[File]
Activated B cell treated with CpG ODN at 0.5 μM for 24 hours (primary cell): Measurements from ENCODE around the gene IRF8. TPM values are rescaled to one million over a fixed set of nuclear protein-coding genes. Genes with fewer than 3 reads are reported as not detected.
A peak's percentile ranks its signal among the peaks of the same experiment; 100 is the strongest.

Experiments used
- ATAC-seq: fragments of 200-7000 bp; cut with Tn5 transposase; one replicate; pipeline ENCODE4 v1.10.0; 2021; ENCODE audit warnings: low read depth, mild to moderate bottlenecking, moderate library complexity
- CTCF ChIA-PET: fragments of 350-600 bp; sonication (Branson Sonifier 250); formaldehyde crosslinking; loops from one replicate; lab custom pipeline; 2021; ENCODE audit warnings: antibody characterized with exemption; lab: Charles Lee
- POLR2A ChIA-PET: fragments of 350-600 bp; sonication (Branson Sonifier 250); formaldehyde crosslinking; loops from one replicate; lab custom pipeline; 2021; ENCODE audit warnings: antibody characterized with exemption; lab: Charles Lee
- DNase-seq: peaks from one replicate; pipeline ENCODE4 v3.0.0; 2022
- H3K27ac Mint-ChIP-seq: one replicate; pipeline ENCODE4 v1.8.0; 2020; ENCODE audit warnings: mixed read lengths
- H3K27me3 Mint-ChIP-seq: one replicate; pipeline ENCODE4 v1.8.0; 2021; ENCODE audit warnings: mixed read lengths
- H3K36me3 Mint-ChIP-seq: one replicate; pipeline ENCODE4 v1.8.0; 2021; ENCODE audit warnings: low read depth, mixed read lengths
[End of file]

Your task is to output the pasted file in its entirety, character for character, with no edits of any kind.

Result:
Activated B cell treated with CpG ODN at 0.5 μM for 24 hours (primary cell): Measurements from ENCODE around the gene IRF8. TPM values are rescaled to one million over a fixed set of nuclear protein-coding genes. Genes with fewer than 3 reads are reported as not detected.
A peak's percentile ranks its signal among the peaks of the same experiment; 100 is the strongest.

Experiments used
- ATAC-seq: fragments of 200-7000 bp; cut with Tn5 transposase; one replicate; pipeline ENCODE4 v1.10.0; 2021; ENCODE audit warnings: low read depth, mild to moderate bottlenecking, moderate library complexity
- CTCF ChIA-PET: fragments of 350-600 bp; sonication (Branson Sonifier 250); formaldehyde crosslinking; loops from one replicate; lab custom pipeline; 2021; ENCODE audit warnings: antibody characterized with exemption; lab: Charles Lee
- POLR2A ChIA-PET: fragments of 350-600 bp; sonication (Branson Sonifier 250); formaldehyde crosslinking; loops from one replicate; lab custom pipeline; 2021; ENCODE audit warnings: antibody characterized with exemption; lab: Charles Lee
- DNase-seq: peaks from one replicate; pipeline ENCODE4 v3.0.0; 2022
- H3K27ac Mint-ChIP-seq: one replicate; pipeline ENCODE4 v1.8.0; 2020; ENCODE audit warnings: mixed read lengths
- H3K27me3 Mint-ChIP-seq: one replicate; pipeline ENCODE4 v1.8.0; 2021; ENCODE audit warnings: mixed read lengths
- H3K36me3 Mint-ChIP-seq: one replicate; pipeline ENCODE4 v1.8.0; 2021; ENCODE audit warnings: low read depth, mixed read lengths